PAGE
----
Business Leader , Insync Blogs , | 2020/09/30 at 9:02am

Adoption and learning are ongoing, evolving processes that cannot be confined to a one-hour workshop

The year 2020 has thrown us all into a spin. Whether dealing with long lockdowns and sharing your workspace with your five-year-old, or being forced to rethink your entire business processes, it is fair to say we have all learned something. 

Learning and developing is a core component of any workforce. Businesses experience a huge amount of change during their lifecycles, and employees are generally expected to adapt and grow with each modification. Recently, there has been a general shift in how staff learn, with many organisations opting for self-managed learning journeys. The expectation that this can deliver the necessary education however, is flawed.  

“Self-managed learning relies on motivation. Staff are often expected to find time in a busy schedule, so they need to be highly motivated to complete it. In addition, self-managed learning journeys generally rely on pre-packaged tools and information which do not address specific learning needs. This can lead to disgruntled staff, a lack of confidence and an overall impact on productivity,” says Megan Strant, Principal Consultant – Adoption and Change Management at Insync Technology.  

So how do you ensure that your staff are learning and being equipped for the information and support they need?  

Understand where your staff sit in the ‘learning pit’  

The theory of the learning pit is that in order to learn, we first need to be thrown into, what is essentially, a pit of despair. By facing a challenge, staff identify that they may not have the knowledge and competency needed to complete it. This can have a knock-on effect with confidence and a willingness to jump in and give it a go.  

“Managed, ongoing learning means you have specialists standing by, ready to help staff climb out of the pit. In the case of technology and workplace computing, we do this by having staff touch and try the tools and ask questions as they go,” says Megan.  

By getting hands-on with a tool and having time to absorb information, staff are more likely to adopt and use it in their work life. According to Megan, this is because they have transitioned through the learning pit, from unconscious incompetence, to being consciously incompetent and ultimately consciously competent.  

“It’s important we consider all stages of the learning pit, because incompetence makes staff feel silly and stupid, it leads to embarrassment. This is a blocker for learning and so your adoption and change management needs to address this,” adds Megan.  

To allow staff to become competent, it is important to provide psychological safety by setting realistic goals and timeframes on how something is learned.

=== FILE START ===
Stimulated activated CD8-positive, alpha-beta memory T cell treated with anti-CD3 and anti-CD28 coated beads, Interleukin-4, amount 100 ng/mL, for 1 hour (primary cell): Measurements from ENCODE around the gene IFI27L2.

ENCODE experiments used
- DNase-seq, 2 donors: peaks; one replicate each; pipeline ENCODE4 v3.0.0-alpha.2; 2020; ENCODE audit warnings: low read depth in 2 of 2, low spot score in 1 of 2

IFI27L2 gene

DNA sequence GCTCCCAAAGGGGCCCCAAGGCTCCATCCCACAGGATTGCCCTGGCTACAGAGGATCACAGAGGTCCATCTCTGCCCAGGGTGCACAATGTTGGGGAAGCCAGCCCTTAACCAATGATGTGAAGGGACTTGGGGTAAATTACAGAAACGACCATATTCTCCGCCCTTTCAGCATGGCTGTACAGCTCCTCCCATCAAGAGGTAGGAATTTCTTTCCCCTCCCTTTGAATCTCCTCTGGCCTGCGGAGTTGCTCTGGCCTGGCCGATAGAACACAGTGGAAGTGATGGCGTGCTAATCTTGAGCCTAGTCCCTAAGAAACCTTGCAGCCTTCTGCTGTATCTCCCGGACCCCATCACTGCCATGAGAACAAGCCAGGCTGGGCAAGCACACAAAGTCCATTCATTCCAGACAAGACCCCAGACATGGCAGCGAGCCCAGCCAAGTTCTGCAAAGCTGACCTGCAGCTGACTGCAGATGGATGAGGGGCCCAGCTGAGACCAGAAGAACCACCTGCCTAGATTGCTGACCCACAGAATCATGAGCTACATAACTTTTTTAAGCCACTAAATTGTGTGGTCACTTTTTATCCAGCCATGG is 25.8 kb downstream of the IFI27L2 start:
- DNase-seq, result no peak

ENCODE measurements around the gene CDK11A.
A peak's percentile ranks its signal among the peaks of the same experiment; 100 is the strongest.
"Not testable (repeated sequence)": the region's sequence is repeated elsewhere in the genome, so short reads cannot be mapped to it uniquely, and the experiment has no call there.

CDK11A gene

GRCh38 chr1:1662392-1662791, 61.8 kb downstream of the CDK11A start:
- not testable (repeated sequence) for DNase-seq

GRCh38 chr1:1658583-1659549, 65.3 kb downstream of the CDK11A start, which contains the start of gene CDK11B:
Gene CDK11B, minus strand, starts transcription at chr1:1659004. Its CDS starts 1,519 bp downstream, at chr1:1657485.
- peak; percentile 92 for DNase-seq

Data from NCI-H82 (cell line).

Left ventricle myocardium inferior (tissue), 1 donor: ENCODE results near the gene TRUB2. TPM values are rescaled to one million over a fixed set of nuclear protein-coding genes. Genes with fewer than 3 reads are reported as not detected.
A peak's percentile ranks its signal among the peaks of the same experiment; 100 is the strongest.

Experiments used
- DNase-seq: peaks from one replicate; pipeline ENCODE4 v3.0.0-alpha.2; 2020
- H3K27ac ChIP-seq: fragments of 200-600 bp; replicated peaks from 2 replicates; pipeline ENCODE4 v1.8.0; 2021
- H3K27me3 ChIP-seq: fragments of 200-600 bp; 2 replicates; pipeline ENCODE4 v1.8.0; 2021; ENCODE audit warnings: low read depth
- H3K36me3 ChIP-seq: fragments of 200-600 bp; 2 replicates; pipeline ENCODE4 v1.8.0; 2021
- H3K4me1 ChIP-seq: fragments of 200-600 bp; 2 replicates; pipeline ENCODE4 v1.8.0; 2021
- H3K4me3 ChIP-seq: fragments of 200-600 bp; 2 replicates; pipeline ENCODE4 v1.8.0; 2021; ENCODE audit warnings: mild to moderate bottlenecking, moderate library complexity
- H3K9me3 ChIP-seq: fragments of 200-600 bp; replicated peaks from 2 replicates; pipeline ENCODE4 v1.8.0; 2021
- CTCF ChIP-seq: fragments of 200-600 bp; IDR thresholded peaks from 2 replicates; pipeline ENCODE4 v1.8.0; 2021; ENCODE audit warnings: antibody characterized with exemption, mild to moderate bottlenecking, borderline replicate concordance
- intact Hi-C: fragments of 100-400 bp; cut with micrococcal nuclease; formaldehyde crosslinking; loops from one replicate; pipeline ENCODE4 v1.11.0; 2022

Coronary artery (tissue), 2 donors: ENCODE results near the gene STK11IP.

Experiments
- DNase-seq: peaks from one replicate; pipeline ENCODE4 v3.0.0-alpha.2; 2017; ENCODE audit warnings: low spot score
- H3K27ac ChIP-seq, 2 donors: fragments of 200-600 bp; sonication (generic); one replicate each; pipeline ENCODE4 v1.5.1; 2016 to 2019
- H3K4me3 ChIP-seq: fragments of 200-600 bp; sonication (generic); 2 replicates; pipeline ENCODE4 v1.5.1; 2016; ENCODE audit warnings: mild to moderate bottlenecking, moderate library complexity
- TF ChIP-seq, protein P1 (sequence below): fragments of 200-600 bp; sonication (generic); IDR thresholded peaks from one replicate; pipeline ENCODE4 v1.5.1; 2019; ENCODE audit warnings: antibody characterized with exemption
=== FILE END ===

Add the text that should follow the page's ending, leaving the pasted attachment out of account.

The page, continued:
Consider the anchors your staff need in order to learn  

In order to provide the guidance needed to help your employees through the learning pit, organisations should consider the information being delivered and the format of it.  

“At Insync, we want to provide anchors for staff that make it easier to remember information. We do this by focussing on the relevance of the content and how it is presented. We provide creative visual content and hands-on demonstrations and we repeat any components needed to continually reinforce behaviour,” says Megan.  

Putting structure around learning also ensures staff continuously move forward and stops their learning from stagnating. This is especially important if the learning is around workplace computing as the systems and tools are constantly evolving. Staff who may have received Microsoft training in 2017 can’t be expected to be consciously competent in a Microsoft environment in 2020.  

Realise learning isn’t a project with an end date 

For Megan, one of the key issues with self-managed learning is the perception that training is something that has a clear end date. Employee learning should in fact be an ongoing process, driven not only by product releases, but inhouse pains and challenges.  

For this to happen, seeking and listening to staff feedback is crucial. Learning has to be collaborative and include those with their ear to the ground and hands on the tools, as well as managers and leaders.  

“When it comes to learning, the people using the tools should have a voice. What struggles are they having, what goals should they be working towards? By driving learning programmes based on pains rather than product releases, you will prevent frustration and increase adoption,” notes Megan.  

Switch to managed learning 

Revising how you implement learning and development requires a shift in mindset. Professor Edgar Schein said back in 1955 “my own thinking has evolved from theorising about ‘planned change’ to thinking about such processes more as ‘managed learning.”   

To assist businesses in making the shift, Insync Technology is launching M365 Manage. The solution encompasses planning, governance and adoption and change management for organisations working in Microsoft 365.  

“Before we can address learning, we first embed ourselves in an organisation in order to understand what it is like to work there and how they use their platforms. Then we set goals and immediately focus on quick wins, because we know this builds confidence,” says Megan.  

By looking at the specifics of each organisation, Megan believes real, long lasting change can be implemented, and business leaders can be confident their staff are consciously competent.  

To find out more about Insync Technology’s M365 Manage, contact the team today